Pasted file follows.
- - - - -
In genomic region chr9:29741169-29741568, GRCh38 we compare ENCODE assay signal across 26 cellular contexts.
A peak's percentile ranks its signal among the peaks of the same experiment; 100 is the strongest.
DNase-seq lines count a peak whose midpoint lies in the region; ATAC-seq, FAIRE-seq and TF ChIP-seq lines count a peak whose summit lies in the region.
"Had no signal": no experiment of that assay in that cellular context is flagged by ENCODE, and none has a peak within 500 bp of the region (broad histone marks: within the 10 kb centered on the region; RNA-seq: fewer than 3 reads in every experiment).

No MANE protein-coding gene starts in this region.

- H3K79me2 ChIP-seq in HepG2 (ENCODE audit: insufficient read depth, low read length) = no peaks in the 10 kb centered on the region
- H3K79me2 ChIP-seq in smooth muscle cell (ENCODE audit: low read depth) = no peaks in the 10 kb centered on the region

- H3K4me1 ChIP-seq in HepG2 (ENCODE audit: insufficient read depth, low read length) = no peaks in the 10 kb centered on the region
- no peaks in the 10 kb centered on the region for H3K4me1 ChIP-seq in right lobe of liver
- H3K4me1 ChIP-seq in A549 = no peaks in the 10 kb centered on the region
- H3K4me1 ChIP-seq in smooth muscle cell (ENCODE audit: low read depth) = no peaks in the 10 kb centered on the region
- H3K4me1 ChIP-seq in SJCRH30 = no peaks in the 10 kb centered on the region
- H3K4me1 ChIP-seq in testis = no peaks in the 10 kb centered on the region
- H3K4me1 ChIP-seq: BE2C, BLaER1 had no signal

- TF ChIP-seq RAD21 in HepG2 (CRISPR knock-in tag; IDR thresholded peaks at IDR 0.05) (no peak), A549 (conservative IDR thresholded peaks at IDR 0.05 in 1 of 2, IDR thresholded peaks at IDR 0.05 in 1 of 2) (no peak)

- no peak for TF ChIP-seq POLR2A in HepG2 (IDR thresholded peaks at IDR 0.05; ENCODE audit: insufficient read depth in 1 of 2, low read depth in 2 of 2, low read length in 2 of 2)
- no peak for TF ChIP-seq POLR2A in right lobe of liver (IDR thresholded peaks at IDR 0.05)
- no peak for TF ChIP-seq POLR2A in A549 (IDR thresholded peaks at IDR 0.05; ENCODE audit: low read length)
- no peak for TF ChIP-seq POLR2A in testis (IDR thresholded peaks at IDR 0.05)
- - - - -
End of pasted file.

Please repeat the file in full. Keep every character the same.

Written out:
In genomic region chr9:29741169-29741568, GRCh38 we compare ENCODE assay signal across 26 cellular contexts.
A peak's percentile ranks its signal among the peaks of the same experiment; 100 is the strongest.
DNase-seq lines count a peak whose midpoint lies in the region; ATAC-seq, FAIRE-seq and TF ChIP-seq lines count a peak whose summit lies in the region.
"Had no signal": no experiment of that assay in that cellular context is flagged by ENCODE, and none has a peak within 500 bp of the region (broad histone marks: within the 10 kb centered on the region; RNA-seq: fewer than 3 reads in every experiment).

No MANE protein-coding gene starts in this region.

- H3K79me2 ChIP-seq in HepG2 (ENCODE audit: insufficient read depth, low read length) = no peaks in the 10 kb centered on the region
- H3K79me2 ChIP-seq in smooth muscle cell (ENCODE audit: low read depth) = no peaks in the 10 kb centered on the region

- H3K4me1 ChIP-seq in HepG2 (ENCODE audit: insufficient read depth, low read length) = no peaks in the 10 kb centered on the region
- no peaks in the 10 kb centered on the region for H3K4me1 ChIP-seq in right lobe of liver
- H3K4me1 ChIP-seq in A549 = no peaks in the 10 kb centered on the region
- H3K4me1 ChIP-seq in smooth muscle cell (ENCODE audit: low read depth) = no peaks in the 10 kb centered on the region
- H3K4me1 ChIP-seq in SJCRH30 = no peaks in the 10 kb centered on the region
- H3K4me1 ChIP-seq in testis = no peaks in the 10 kb centered on the region
- H3K4me1 ChIP-seq: BE2C, BLaER1 had no signal

- TF ChIP-seq RAD21 in HepG2 (CRISPR knock-in tag; IDR thresholded peaks at IDR 0.05) (no peak), A549 (conservative IDR thresholded peaks at IDR 0.05 in 1 of 2, IDR thresholded peaks at IDR 0.05 in 1 of 2) (no peak)

- no peak for TF ChIP-seq POLR2A in HepG2 (IDR thresholded peaks at IDR 0.05; ENCODE audit: insufficient read depth in 1 of 2, low read depth in 2 of 2, low read length in 2 of 2)
- no peak for TF ChIP-seq POLR2A in right lobe of liver (IDR thresholded peaks at IDR 0.05)
- no peak for TF ChIP-seq POLR2A in A549 (IDR thresholded peaks at IDR 0.05; ENCODE audit: low read length)
- no peak for TF ChIP-seq POLR2A in testis (IDR thresholded peaks at IDR 0.05)